IBM keeping the AU$11 billion metro tunnel on track
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Rail Projects Victoria (RPV) has used IBM’s Continuous Engineering technology to simplify the management for the delivery of the Metro Tunnel Project, the largest ever investment in public transport in Melbourne.
RPV is the Victorian Government body responsible for delivery of the Metro Tunnel. Construction involves four work packages, each delivered by multi-company consortia.
RPV oversees all aspects of the project including the planning and development of a reference design, site investigations, stakeholder engagement, planning approvals and procurement, through to construction delivery and project commissioning.
IBM “DOORS Next Generation on Cloud” is a Software-as-a-Service solution implemented by RPV to create a single, collaborative, secure environment to capture, trace, analyse and manage project requirements in real-time while preserving the data privacy and IP of individual organisations delivering the project.
As well as using DOORS Next Generation for everyday engineering requirements, a key functionality of the solution includes the integration of hazard logs and interface registers – verifying that the controls and requirements are accurately captured by the different parties.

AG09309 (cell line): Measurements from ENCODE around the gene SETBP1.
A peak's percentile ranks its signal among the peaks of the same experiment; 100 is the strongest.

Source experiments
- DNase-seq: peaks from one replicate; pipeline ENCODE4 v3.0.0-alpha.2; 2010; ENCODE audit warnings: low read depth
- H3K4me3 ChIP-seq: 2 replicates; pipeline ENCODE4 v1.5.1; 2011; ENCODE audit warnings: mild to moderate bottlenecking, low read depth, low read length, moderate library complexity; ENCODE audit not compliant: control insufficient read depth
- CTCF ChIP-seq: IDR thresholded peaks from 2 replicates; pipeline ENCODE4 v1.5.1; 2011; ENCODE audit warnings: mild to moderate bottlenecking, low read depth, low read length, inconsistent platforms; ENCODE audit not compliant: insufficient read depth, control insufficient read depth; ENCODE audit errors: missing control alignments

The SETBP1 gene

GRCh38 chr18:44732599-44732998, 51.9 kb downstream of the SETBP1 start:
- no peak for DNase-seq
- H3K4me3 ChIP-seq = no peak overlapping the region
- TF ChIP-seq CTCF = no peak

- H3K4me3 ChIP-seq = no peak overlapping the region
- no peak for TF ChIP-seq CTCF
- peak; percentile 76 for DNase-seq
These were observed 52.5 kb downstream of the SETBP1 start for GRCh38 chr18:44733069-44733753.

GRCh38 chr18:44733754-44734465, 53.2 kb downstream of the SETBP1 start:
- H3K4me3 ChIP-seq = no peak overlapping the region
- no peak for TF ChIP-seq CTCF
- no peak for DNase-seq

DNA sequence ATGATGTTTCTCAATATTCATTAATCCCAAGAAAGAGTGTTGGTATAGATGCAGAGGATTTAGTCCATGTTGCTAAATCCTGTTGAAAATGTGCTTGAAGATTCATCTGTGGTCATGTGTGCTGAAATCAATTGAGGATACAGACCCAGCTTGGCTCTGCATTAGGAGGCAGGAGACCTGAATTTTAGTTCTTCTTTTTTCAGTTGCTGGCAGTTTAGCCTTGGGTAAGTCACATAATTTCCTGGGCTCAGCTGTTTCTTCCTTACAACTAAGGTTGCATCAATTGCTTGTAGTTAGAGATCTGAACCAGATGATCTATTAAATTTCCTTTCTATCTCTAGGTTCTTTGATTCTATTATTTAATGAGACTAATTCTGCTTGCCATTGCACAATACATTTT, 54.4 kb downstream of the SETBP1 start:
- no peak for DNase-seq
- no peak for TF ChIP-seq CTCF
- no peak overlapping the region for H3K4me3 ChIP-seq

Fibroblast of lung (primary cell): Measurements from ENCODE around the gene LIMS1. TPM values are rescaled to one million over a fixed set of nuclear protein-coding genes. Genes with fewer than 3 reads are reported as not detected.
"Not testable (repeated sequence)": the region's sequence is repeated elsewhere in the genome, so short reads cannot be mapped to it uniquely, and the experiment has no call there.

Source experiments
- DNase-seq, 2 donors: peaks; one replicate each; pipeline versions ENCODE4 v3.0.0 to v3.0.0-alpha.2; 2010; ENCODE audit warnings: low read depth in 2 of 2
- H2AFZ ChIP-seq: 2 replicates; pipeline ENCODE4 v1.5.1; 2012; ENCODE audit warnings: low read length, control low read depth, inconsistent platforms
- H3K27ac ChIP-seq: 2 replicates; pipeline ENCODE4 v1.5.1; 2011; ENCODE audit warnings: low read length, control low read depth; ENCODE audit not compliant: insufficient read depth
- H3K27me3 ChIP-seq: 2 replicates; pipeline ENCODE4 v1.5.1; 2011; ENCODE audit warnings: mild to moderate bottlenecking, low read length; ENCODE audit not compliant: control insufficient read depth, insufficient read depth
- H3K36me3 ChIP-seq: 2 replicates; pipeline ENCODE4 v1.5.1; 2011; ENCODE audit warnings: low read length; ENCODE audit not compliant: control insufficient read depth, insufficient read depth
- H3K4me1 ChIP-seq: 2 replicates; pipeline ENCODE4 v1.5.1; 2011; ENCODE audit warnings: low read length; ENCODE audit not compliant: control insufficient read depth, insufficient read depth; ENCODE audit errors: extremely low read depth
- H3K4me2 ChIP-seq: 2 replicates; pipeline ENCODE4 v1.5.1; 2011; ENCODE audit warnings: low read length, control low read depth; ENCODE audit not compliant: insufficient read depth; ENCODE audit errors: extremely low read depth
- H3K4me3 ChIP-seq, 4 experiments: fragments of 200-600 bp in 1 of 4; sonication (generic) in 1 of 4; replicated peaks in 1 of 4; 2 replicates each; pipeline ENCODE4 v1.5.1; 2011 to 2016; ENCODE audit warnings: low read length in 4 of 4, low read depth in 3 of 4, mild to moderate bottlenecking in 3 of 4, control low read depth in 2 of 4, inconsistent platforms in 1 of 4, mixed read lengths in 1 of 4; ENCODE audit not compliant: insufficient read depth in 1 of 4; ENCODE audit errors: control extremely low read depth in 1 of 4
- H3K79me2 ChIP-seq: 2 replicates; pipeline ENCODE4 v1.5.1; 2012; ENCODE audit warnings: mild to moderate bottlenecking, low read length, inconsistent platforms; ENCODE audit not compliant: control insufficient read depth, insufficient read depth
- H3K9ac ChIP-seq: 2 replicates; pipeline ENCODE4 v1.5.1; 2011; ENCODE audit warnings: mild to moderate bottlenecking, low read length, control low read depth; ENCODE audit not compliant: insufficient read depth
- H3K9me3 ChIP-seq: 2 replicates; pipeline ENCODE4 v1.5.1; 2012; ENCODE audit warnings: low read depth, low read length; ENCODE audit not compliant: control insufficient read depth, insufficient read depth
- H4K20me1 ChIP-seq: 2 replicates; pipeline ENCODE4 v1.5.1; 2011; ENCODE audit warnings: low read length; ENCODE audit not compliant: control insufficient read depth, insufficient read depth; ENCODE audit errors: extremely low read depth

Instead of gathering updates from disparate systems, the integrated technology enables a real-time, single source of truth that is securely controlled and selectively shared with each organisation depending on their functional areas across the project. This improves project agility, minimises reworks and increases reusability.
IBM A/NZ MD David La Rose says, “The Metro Tunnel is a transformational project for Melbourne. The management of requirements for this incredibly complex engineering project is more easily managed through the use of DOORS Next Generation.
“As other major infrastructure programs come online around Australia, this continuous engineering approach is becoming the de facto standard.”
The Metro Tunnel project will supposedly free up space in the City Loop to allow more trains to run to and from the suburbs, by taking the trains through a new tunnel under Melbourne.
It aims to create a new end-to-end rail line from Sunbury in the west of Melbourne to Cranbourne/Pakenham in the south-east, with twin nine-kilometre rail tunnels, high capacity trains, new generation signalling and five new underground stations.
The goal is to create capacity on the network to enable more than a half a million additional passengers per week across Melbourne’s train network to use the rail system during the peak periods, creating a less crowded and more reliable train service in and out of the city.